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Wiberg, N. & Myrberg, C. (2015). Screen vs. paper: what is the difference for reading and learning?. Insights, 28(2), 49-54
Open this publication in new window or tab >>Screen vs. paper: what is the difference for reading and learning?
2015 (English)In: Insights, ISSN 2048-7754, Vol. 28, no 2, p. 49-54Article in journal (Refereed) Published
Abstract [en]

We have all seen the newspaper headlines: screens make us read slower, learn less deeply, remember less and sleep worse. Is this why students prefer to print out their electronic textbooks? We suspected it was habit and attitude rather than measurable cognitive effort during reading that made people prefer print texts, but we needed evidence. We decided to find out what recent research had to say on the subject and read scholarly articles addressing the issues of the actual reading and/or learning processes involved in reading on screen compared to on paper. We then considered these results in relation to our own experience of using tablets and teaching scholars and students how to use their tablets/smartphones in their work.

Habit and attitude appeared to be important, and a digitally born textbook is by far the best alternative to a print textbook when it comes to studying. But even those who prefer to read on screens are originally native paper readers, and as long as the existing application interfaces cannot address the shortcomings of screens regarding spatial landmarks, we will keep returning to paper under certain circumstances.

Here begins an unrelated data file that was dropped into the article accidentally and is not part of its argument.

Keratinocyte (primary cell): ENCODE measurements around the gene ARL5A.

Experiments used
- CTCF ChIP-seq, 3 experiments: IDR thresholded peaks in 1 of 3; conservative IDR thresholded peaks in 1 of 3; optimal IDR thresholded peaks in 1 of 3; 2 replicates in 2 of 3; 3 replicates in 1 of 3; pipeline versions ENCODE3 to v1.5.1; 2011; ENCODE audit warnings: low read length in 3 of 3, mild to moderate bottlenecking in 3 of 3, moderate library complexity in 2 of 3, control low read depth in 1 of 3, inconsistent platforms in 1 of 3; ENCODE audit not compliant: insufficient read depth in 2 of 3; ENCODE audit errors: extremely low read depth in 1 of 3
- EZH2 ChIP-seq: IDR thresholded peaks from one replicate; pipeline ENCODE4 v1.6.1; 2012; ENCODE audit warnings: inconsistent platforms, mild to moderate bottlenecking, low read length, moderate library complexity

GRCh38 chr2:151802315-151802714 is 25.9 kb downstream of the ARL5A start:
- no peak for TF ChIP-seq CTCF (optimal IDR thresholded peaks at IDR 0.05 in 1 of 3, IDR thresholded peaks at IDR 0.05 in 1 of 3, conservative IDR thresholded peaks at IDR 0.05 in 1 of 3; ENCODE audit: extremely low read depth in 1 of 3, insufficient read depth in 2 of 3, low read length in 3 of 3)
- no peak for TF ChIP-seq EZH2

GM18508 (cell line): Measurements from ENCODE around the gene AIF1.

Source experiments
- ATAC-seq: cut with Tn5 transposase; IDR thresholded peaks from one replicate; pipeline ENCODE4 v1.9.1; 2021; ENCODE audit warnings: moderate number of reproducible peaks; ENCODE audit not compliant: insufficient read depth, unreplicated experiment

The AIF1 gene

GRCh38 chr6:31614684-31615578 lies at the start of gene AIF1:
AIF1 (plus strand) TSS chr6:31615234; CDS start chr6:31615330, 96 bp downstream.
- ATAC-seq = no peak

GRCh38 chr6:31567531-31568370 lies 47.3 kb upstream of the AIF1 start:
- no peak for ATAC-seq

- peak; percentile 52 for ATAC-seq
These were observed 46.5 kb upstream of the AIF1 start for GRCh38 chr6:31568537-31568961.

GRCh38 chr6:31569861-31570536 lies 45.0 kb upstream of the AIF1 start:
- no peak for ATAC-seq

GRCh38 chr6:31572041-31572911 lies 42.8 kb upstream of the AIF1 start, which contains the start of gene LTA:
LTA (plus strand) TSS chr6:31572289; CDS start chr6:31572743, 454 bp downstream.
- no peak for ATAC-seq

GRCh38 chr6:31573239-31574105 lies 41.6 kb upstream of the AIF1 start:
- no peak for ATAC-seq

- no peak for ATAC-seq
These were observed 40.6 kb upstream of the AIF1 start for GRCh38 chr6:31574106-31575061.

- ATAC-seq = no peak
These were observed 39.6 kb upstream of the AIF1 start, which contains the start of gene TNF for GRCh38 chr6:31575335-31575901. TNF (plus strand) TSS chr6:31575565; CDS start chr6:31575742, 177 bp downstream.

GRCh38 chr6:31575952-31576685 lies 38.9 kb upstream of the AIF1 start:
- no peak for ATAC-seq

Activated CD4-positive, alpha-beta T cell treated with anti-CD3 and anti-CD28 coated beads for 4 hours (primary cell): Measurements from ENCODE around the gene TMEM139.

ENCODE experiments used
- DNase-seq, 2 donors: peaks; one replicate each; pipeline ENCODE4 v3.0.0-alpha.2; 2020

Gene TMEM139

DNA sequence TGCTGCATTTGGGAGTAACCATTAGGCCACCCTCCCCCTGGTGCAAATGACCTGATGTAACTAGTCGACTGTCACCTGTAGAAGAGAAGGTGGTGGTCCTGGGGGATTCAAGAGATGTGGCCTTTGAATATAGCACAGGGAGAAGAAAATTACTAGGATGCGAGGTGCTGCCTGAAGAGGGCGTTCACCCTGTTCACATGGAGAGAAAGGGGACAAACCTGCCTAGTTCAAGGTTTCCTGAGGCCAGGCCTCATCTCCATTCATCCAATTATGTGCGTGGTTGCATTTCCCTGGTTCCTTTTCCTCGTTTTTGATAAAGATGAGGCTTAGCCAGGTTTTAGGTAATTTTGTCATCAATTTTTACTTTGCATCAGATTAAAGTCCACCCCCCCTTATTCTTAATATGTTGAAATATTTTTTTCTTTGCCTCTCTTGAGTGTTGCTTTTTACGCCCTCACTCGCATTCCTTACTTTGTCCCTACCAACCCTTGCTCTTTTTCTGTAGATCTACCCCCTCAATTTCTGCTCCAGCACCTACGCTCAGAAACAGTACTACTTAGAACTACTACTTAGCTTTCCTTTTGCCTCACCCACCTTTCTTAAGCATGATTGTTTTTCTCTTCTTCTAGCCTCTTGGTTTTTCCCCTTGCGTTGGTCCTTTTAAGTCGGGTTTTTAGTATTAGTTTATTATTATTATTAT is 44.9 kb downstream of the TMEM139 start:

We would like to see developers make more user-friendly e-readers, and authors and publishers learn to fully utilize of the potential of the e-book.

E-books, learning, reading comprehension, human computer interaction, digital literacy
National Category
Human Aspects of ICT Learning
urn:nbn:se:uu:diva-260048 (URN)10.1629/uksg.236 (DOI)
Available from: 2015-08-18 Created: 2015-08-14 Last updated: 2015-08-18Bibliographically approved
ORCID iD: ORCID iD iconorcid.org/0000-0002-5151-359X

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